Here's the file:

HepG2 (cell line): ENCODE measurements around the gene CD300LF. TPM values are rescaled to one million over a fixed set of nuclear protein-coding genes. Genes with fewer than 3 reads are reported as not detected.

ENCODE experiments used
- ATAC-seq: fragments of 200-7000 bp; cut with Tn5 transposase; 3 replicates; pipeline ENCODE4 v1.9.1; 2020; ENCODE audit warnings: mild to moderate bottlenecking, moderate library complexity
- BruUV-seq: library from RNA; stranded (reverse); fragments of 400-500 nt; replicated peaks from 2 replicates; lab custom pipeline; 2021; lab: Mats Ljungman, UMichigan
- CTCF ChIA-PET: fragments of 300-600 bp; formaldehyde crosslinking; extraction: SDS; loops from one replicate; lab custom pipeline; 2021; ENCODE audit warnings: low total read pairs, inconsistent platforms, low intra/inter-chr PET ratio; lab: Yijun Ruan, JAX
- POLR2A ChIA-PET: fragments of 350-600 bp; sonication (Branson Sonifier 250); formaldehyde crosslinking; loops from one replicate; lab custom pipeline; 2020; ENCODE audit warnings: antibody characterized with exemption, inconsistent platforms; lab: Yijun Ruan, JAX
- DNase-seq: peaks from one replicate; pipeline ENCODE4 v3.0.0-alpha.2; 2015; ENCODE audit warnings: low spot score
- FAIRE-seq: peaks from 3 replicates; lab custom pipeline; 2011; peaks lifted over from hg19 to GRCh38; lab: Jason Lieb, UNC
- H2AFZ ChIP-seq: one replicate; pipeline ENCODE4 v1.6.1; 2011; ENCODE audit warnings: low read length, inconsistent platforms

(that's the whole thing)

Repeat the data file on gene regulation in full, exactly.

HepG2 (cell line): ENCODE measurements around the gene CD300LF. TPM values are rescaled to one million over a fixed set of nuclear protein-coding genes. Genes with fewer than 3 reads are reported as not detected.

ENCODE experiments used
- ATAC-seq: fragments of 200-7000 bp; cut with Tn5 transposase; 3 replicates; pipeline ENCODE4 v1.9.1; 2020; ENCODE audit warnings: mild to moderate bottlenecking, moderate library complexity
- BruUV-seq: library from RNA; stranded (reverse); fragments of 400-500 nt; replicated peaks from 2 replicates; lab custom pipeline; 2021; lab: Mats Ljungman, UMichigan
- CTCF ChIA-PET: fragments of 300-600 bp; formaldehyde crosslinking; extraction: SDS; loops from one replicate; lab custom pipeline; 2021; ENCODE audit warnings: low total read pairs, inconsistent platforms, low intra/inter-chr PET ratio; lab: Yijun Ruan, JAX
- POLR2A ChIA-PET: fragments of 350-600 bp; sonication (Branson Sonifier 250); formaldehyde crosslinking; loops from one replicate; lab custom pipeline; 2020; ENCODE audit warnings: antibody characterized with exemption, inconsistent platforms; lab: Yijun Ruan, JAX
- DNase-seq: peaks from one replicate; pipeline ENCODE4 v3.0.0-alpha.2; 2015; ENCODE audit warnings: low spot score
- FAIRE-seq: peaks from 3 replicates; lab custom pipeline; 2011; peaks lifted over from hg19 to GRCh38; lab: Jason Lieb, UNC
- H2AFZ ChIP-seq: one replicate; pipeline ENCODE4 v1.6.1; 2011; ENCODE audit warnings: low read length, inconsistent platforms